Recently a good friend took his first job as a pastor. He asked several friends and pastors for advice on how to start this exciting and important calling. Below is my response. I think you might get something from it too.
I am honored and humbled that you asked for my wisdom and advice as you move into your first pastorate. You mention you are just a “little trepidatious” about this step in your life. That’s how I feel about writing any such letter and giving advice. As you know from our long relationship, I have a stack of life and pastoral mistakes that Sir Edmund Hillary might consider too tall to climb. Then again maybe that’s why you asked. So, with trepidation and apologies I’ll take my shot.
You are not in control.
Countless are the people and things I’ve loved and believed in so deeply and held so tight in my grip that I’ve crushed them. Unfortunately those closest to me all have bruises on their souls from my attempts at control. You are probably one I’ve crushed in this way. Please forgive me.
I’ve resorted to control mainly because I’m afraid and have very little faith. The stupid thing is that the few times I’ve managed to control something has further diminished my faith. But preachers are inclined toward believing in control and are even taught–mistakenly–to believe and act this way. After all, if we are not right, peoples’ eternity hang in the balance.
But I’m not alone in this. Most humans think life is about control. Many of us, especially Christians, live as if all bad things should and can be avoided, as if life is a disaster to be prevented rather than an unexpected gift to be lived and enjoyed. Living by the illusion of control leaves us in a daily state of frustration and leads to deadly legalism, anger, fearfulness, depression, broken relationships, and disappointment*. Believing we are in control is a denial of our frail humanity and need for God. Believe me; I know from personal experience.
Therefore, my advice to you would be for you to give up the illusion of control a few years before I did, especially before you have children. Paradoxically I know, however–because of my past–you will accept this advice while at the same time making the mistake of resorting to controlling behavior.
But you are not in control and it’s okay because . . .
God is a Redeemer not a controller.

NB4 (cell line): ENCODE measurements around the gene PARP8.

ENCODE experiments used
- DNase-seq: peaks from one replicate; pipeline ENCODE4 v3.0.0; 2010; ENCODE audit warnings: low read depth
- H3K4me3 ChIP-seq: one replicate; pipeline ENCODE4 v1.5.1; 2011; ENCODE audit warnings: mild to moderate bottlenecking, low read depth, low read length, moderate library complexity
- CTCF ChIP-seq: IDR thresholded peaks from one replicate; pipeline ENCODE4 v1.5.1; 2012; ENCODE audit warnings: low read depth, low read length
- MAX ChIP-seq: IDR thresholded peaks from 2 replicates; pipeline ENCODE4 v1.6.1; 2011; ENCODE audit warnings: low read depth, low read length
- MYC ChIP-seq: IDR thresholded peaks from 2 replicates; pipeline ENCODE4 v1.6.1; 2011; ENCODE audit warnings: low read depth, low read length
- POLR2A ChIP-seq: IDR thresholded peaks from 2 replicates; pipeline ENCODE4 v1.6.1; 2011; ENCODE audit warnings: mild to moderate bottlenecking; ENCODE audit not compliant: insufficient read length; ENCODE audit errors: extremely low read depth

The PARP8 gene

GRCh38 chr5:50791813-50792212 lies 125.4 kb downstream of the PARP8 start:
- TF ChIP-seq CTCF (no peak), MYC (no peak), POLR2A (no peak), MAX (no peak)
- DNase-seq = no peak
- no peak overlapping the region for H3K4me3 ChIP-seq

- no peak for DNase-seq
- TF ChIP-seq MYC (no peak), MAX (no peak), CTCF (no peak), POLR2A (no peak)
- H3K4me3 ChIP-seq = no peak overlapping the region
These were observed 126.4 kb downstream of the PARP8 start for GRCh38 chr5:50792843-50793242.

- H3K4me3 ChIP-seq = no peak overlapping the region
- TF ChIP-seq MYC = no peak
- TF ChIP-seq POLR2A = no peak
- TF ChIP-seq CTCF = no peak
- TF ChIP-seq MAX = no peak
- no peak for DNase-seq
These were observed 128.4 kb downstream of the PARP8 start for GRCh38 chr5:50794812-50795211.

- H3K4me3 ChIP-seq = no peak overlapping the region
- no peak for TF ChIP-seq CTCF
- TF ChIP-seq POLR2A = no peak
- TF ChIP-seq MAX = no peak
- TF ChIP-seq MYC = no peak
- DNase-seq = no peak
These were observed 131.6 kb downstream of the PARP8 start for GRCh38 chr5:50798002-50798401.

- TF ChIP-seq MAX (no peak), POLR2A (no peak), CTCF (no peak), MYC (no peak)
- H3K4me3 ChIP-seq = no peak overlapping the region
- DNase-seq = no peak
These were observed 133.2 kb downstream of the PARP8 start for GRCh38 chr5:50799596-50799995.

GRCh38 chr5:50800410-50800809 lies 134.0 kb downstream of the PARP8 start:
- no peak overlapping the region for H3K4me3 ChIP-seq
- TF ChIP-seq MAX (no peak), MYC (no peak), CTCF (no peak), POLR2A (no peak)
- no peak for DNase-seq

For too long I’ve lived in regret–sometimes shame–of the mistakes I’ve made. I mean seriously where did I get the bright idea that as a frickin’ thirty-year old I could turn around a sick and wounded church, that was in decline, full of fear and hate, living in the past, and where the Senior Pastor was having serial affairs? From my own ego, that’s where. Big mistake. I moved my wife and two young children into a situation that cost us years of pain (*see the list above for the effects this had on us).
Yet, I don’t know how we would have gotten from the ugly of there to the beauty of here by another road. I met one of my best friends in the pastorate in that horrible place and your family after we moved, and then God gave us Emmy as a reminder of his redemptive grace, and Katie met Michael and now we have two amazing grand children and . . .
In the Bible God seldom, if ever, uses the word control of himself. This is especially true in the sense of how we define control: to prevent bad or painful things, or to get what we think we need or want, or to have people behave the way we think they should, including ourselves.
Rather, God calls himself Redeemer and acts accordingly. If God were controlling, the way we wish he were, he would not need to be a Redeemer. He would have prevented the fall and every human disaster thereafter. This is why the cross is the center of human/Divine history. It is the ultimate act–not of control–but redemption: raising life from death, beauty from ashes, hope from hopelessness. Redemption, however, does not mean “all things happen for a reason.” God is not passive nor reactive. Redemption means God gives all things that happen a reason.
A couple more:
You are not as important as you think nor as unimportant or inept as you feel.
Now is the only moment you have but God holds a myriad of such moments in his hands for you.
Relationships are sacred.
Love is a power not an uncontrollable feeling or abstract idea.
John Calvin, Mother Theresa, and Steve Jobs are all remarkable people. But they were human.
Somehow three is an important and sacred number.
Fun is serious. Laughing, mountain biking, making love to your wife, staring into a deep blue sky, and reading a novel are as holy as prayer.
But that’s probably more than enough for now, except this. Enjoy the ride because God is . . . a Redeemer.